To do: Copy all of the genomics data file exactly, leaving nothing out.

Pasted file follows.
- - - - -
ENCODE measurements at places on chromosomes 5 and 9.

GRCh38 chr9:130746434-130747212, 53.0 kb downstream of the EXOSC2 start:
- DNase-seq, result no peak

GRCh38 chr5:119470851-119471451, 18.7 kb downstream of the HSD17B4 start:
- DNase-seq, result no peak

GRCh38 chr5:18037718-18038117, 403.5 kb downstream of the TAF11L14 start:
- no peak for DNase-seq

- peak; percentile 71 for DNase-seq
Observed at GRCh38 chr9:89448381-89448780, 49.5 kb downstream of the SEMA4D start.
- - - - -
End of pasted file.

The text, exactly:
ENCODE measurements at places on chromosomes 5 and 9.

GRCh38 chr9:130746434-130747212, 53.0 kb downstream of the EXOSC2 start:
- DNase-seq, result no peak

GRCh38 chr5:119470851-119471451, 18.7 kb downstream of the HSD17B4 start:
- DNase-seq, result no peak

GRCh38 chr5:18037718-18038117, 403.5 kb downstream of the TAF11L14 start:
- no peak for DNase-seq

- peak; percentile 71 for DNase-seq
Observed at GRCh38 chr9:89448381-89448780, 49.5 kb downstream of the SEMA4D start.